manipulate or fabricate other molecules, including more of themselves. This may occur before the turn of
the century.?(Roland 30) There are other developments also, that are pushing nanotech in the right
direction for as Lipkin pointed out recent developments have lead to possibilities of computers thinking in
3-D (5). Which is a big step towards the processing of information that nanotech requires. Although
there are still unanswered questions from some of the scientific community, researchers believe that they
are moving forward and will one day be able to produce nanomachines.
One such machine is regarded as a replicator. A replicator, as it's name implies, will replicate;
much like the way in which genes are able to replicate themselves (Drexler, ?Engines? 23). It is also
believed that once a replicator has made a copy of itself, it will also be able to arrange atoms to build
entirely new materials and structures (Dowie 5).
Another perceived nanomachine is the assembler. The assembler is a small machine that will
take in raw materials, follow a set of specific instructions, re-arrange the atoms, and result in an
altogether new product (Darling 53). Hence, one could make diamonds simply by giving some assemblers
a lump of coal. Drexler states that the assemblers will be the most beneficial nanites for they will build
structures atom by atom (?Engines? 12). Along with the assemblers comes its opposite, the disassembler.
The disassembler is very similar to the assemblers, except it works backwards. It is believed that these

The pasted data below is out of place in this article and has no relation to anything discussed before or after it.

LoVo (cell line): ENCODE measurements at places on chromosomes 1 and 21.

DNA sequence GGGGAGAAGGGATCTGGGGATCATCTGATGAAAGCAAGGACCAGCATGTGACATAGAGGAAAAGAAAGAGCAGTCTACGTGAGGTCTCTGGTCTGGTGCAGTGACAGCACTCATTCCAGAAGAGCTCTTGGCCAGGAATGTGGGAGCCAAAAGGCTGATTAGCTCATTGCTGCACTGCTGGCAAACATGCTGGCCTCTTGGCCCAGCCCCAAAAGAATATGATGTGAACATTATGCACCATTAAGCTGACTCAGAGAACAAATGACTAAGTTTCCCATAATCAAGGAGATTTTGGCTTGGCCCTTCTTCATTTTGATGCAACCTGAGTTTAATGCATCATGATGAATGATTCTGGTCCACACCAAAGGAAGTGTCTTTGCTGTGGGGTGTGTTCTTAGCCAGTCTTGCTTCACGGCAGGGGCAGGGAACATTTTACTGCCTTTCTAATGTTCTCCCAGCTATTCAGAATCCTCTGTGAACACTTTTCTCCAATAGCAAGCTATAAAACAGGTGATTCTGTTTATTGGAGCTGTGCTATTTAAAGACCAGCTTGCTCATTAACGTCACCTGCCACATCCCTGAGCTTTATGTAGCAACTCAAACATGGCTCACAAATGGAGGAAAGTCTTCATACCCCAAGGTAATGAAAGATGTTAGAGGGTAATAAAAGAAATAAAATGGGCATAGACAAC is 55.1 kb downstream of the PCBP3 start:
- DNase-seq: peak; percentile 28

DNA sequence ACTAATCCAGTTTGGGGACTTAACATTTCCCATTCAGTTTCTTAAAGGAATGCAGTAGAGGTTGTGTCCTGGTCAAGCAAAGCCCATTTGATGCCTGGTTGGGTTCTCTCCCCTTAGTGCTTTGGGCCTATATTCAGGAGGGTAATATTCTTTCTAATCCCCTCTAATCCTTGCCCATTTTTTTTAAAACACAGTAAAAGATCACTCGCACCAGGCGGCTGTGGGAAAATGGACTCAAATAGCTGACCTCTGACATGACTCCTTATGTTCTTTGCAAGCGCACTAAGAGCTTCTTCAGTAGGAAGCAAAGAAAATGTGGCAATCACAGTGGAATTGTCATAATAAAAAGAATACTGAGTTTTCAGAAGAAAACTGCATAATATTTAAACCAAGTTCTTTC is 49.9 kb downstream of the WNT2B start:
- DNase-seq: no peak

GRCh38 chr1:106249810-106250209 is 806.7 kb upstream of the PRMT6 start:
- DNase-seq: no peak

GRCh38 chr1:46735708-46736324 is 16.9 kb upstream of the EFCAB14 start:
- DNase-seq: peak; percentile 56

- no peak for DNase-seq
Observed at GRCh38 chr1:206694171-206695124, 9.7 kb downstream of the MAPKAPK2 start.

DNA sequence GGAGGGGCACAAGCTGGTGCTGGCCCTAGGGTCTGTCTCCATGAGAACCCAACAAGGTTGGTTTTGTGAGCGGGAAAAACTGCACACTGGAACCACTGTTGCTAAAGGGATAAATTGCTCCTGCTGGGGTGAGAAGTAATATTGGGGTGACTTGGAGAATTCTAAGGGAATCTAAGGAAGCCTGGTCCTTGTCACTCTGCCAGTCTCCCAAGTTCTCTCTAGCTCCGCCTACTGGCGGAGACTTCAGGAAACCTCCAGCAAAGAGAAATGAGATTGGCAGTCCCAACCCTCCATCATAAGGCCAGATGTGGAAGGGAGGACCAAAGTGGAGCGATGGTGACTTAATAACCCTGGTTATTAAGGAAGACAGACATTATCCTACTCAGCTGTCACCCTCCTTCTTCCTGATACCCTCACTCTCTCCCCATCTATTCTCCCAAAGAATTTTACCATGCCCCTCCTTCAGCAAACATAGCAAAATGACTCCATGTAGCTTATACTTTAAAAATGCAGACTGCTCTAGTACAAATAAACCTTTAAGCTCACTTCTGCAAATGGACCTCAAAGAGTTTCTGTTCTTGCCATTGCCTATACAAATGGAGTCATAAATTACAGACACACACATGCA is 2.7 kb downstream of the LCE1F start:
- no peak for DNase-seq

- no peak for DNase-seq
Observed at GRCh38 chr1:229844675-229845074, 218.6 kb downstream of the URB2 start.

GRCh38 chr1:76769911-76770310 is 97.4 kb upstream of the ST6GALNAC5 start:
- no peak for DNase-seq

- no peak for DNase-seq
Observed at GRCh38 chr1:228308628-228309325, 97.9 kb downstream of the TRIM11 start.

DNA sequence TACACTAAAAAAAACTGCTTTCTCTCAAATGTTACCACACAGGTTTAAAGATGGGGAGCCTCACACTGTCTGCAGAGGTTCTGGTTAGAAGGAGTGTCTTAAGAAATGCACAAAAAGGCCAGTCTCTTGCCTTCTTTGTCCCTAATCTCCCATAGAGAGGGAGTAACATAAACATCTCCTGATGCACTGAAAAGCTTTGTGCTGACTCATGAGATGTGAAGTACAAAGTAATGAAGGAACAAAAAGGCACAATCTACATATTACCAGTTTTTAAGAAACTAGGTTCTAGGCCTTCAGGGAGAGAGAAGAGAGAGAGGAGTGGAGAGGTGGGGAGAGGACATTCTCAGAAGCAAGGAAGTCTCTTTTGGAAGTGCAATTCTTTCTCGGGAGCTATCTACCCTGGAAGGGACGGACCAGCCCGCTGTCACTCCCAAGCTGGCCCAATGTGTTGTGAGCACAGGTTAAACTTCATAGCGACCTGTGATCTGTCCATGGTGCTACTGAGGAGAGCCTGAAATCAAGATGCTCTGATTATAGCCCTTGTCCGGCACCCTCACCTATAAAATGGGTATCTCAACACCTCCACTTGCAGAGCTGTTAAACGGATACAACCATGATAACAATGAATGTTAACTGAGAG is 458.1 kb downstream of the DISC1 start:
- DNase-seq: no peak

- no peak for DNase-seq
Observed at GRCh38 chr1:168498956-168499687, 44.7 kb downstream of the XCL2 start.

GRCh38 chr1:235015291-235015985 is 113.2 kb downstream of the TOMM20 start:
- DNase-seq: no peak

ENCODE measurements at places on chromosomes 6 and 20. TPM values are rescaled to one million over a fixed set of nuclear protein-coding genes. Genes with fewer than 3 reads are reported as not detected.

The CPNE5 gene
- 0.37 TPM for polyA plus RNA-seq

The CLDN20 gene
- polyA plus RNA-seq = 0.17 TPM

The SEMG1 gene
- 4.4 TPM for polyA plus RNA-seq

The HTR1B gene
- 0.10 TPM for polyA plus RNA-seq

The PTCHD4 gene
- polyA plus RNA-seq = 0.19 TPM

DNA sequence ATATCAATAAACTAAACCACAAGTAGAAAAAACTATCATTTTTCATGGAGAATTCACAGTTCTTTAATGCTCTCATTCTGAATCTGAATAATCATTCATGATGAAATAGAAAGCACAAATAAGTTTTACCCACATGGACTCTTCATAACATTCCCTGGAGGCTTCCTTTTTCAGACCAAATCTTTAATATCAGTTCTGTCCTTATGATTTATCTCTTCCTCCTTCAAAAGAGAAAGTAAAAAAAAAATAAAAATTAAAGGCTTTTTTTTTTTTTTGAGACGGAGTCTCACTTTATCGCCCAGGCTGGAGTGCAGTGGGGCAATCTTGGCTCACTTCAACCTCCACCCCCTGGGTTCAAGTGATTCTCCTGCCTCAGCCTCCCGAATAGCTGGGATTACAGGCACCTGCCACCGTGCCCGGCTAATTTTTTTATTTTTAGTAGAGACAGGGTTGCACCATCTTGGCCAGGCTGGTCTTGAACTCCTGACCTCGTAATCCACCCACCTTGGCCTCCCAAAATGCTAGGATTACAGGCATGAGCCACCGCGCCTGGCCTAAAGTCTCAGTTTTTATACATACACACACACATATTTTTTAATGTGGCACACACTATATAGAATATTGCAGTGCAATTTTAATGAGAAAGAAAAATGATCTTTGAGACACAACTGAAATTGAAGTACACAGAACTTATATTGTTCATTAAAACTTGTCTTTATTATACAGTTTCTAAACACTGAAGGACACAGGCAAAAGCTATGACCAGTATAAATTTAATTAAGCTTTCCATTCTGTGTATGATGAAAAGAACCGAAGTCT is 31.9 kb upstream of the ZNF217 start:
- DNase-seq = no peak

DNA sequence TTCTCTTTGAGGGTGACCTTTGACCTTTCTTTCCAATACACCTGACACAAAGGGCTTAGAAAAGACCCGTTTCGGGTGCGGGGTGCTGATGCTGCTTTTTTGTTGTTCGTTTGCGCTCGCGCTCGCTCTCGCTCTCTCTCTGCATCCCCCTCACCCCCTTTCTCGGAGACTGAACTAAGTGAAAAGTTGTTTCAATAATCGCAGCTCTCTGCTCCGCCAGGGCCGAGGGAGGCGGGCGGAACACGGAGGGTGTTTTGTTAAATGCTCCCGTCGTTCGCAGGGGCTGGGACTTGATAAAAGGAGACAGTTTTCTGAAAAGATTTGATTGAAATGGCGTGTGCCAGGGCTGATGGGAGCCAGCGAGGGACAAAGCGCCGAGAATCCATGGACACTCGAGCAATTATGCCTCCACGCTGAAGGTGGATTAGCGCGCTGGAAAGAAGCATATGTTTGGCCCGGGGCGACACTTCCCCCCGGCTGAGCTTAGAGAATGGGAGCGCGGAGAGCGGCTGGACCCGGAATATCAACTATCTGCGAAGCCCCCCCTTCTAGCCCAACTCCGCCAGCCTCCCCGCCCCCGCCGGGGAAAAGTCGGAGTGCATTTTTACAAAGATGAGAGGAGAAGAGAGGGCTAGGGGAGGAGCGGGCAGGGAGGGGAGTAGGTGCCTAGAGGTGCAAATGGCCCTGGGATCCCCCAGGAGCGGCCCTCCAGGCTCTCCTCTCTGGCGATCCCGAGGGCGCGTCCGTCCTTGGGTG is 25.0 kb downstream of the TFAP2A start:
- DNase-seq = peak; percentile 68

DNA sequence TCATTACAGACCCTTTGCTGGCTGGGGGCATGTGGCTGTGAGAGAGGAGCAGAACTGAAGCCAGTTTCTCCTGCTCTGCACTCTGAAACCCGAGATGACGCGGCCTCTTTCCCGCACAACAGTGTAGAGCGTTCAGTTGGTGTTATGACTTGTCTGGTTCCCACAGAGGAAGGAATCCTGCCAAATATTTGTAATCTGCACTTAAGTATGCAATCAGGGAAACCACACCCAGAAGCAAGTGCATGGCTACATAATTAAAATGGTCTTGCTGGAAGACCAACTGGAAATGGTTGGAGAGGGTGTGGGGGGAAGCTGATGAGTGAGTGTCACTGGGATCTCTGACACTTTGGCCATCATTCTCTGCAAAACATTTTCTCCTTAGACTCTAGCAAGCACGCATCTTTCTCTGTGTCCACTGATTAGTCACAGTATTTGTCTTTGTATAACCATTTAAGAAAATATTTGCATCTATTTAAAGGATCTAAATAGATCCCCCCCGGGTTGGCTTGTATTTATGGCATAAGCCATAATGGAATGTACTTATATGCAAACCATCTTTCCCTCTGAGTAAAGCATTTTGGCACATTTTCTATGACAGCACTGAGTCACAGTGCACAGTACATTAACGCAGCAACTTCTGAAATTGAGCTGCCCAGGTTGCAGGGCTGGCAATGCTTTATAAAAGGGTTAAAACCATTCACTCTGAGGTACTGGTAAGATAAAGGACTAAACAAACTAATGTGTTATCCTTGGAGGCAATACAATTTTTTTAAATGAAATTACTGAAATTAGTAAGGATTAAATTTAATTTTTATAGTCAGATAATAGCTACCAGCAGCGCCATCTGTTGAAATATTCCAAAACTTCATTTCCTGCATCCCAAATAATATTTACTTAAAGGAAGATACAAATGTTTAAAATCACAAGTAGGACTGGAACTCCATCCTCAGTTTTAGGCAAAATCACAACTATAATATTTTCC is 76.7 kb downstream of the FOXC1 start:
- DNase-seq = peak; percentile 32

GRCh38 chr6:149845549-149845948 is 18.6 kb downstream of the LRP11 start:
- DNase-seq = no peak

nanites will allow scientists to analyze materials by breaking them down, atom by atom (Drexler,
?Engines? 19). As a result of the enhanced production effects of assemblers Drexler believes that they will
be able to shrink computers and improve their operation, giving us nanocomputers. These machines will
be able to do all things that current computers can do, but at a much more efficient level.
Once these nanomachines are complete they will be able to grasp molecules, bond them together,
and eventually result in a larger, new structure (Drexler, ?Engines? 13). Through this and similar
processes the possibilities of nanotech are endless. It is believed that nanites could build robots, shrunken
versions of mills, rocket ships, microscopic submarines that patrol the bloodstream, and more of
themselves (Stix 94). Hence, their is no limit to what nanotech can do, it could arrange circuits and build
super-computers, or give eternal life (Stix 97). Overall Drexler contends; ?Advances in the technologies
of medicine, space, computation, and production-and warfare all depend on our ability to arrange atoms.
With assemblers, we will be able to remake our world, or destroy it? (?Engines? 14).
In a more specific spectrum, are the impacts nanotechnology could have on the area of
production. Nanotechnology could greatly increase our means of production. Nanites have the ability to
convert bulks of raw materials into manufactured goods by arranging atoms (DuCharme 58). As a result
of this increased efficiency, DuCharme believes that this will become the norm in producing goods, that
this whole filed will now be done at the molecular level (34). Thus, nanotech could eliminate the need for
production conditions that are harmful or difficult to maintain (Roland 31). Moreover, the impact that
nanotech will have on production ...

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Keywords: nanotechnology meaning, nanotechnology examples, nanotechnology in medicine, nanotechnology engineering, nanotechnology upsc, nanotechnology products, nanotechnology in agriculture, nanotechnology applications